Send to

Choose Destination
Gen Comp Endocrinol. 2010 Feb 1;165(3):367-89. doi: 10.1016/j.ygcen.2009.05.022. Epub 2009 Jun 6.

Oogenesis in teleosts: how eggs are formed.

Author information

Department of Marine Biology, Israel Oceanographic and Limnological Research, 81080 Haifa, Israel.


One of the major objectives of the aquaculture industry is the production of a large number of viable eggs with high survival. Major achievements have been made in recent years in improving protocols for higher efficiency of egg production and viability of progeny. Main gaps remain, however, in understanding the dynamic processes associated with oogenesis, the formation of an egg, from the time that germ cells turn into oogonia, until the release of ova during spawning in teleosts. Recent studies on primordial germ-cells, yolk protein precursors and their processing within the developing oocyte, the deposition of vitamins in eggs, structure and function of egg envelopes and oocyte maturation processes, further reveal the complexity of oogenesis. Moreover, numerous circulating endocrine and locally-acting paracrine and autocrine factors regulate the various stages of oocyte development and maturation. Though it is clear that the major regulators during vitellogenesis and oocyte maturation are the pituitary gonadotropins (LH and FSH) and sex steroids, the picture emerging from recent studies is of complex hormonal cross-talk at all stages between the developing oocyte and its surrounding follicle layers to ensure coordination of the various processes that are involved in the production of a fertilizable egg. In this review we aim at highlighting recent advances on teleost fish oocyte differentiation, maturation and ovulation, including those involved in the degeneration and reabsorption of ovarian follicles (atresia). The role of blood-borne and local ovarian factors in the regulation of the key steps of development reveal new aspects associated with egg formation.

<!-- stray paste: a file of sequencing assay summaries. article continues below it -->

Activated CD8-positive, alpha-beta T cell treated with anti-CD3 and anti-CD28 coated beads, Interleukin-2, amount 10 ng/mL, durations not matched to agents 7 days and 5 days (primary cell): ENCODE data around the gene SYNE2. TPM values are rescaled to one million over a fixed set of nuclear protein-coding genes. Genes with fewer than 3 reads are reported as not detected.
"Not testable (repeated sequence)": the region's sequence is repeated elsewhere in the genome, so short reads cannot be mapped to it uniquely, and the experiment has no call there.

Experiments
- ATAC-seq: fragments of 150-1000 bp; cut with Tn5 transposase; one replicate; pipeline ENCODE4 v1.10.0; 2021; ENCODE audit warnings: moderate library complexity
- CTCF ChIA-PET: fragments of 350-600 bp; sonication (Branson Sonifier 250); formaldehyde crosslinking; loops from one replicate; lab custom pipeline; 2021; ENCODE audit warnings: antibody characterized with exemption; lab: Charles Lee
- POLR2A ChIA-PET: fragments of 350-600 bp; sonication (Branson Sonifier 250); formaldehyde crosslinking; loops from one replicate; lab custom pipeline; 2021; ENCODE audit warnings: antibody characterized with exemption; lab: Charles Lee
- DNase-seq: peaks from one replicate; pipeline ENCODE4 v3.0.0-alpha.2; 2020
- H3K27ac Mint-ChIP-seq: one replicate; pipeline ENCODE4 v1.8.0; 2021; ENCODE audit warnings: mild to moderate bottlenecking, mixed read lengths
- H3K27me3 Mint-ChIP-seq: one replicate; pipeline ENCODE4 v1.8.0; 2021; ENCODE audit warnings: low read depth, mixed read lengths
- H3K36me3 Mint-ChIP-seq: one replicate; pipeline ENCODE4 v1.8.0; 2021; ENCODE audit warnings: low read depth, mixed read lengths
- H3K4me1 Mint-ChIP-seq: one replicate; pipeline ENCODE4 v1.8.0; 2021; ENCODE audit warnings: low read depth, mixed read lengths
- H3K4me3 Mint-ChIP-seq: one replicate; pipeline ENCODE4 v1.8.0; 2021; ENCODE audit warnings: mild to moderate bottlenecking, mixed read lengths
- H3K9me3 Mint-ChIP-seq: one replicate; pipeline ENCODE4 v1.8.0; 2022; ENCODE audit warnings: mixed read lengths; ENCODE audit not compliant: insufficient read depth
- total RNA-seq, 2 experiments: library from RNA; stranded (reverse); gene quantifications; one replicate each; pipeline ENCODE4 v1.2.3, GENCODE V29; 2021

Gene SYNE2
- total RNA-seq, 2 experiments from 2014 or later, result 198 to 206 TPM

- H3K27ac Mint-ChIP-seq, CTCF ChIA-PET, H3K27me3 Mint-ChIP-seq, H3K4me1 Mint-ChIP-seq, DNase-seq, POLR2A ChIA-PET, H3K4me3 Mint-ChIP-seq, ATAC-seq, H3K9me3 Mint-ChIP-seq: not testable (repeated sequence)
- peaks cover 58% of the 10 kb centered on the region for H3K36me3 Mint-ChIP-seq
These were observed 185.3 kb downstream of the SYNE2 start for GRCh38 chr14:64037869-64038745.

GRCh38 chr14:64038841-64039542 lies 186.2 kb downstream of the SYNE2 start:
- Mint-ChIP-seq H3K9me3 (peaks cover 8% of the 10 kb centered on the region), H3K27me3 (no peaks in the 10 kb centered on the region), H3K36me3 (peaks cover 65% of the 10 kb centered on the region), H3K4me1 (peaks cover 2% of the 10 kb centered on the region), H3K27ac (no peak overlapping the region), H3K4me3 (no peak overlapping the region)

[Indexed for MEDLINE]

Supplemental Content

Full text links

Icon for Elsevier Science
Loading ...
Support Center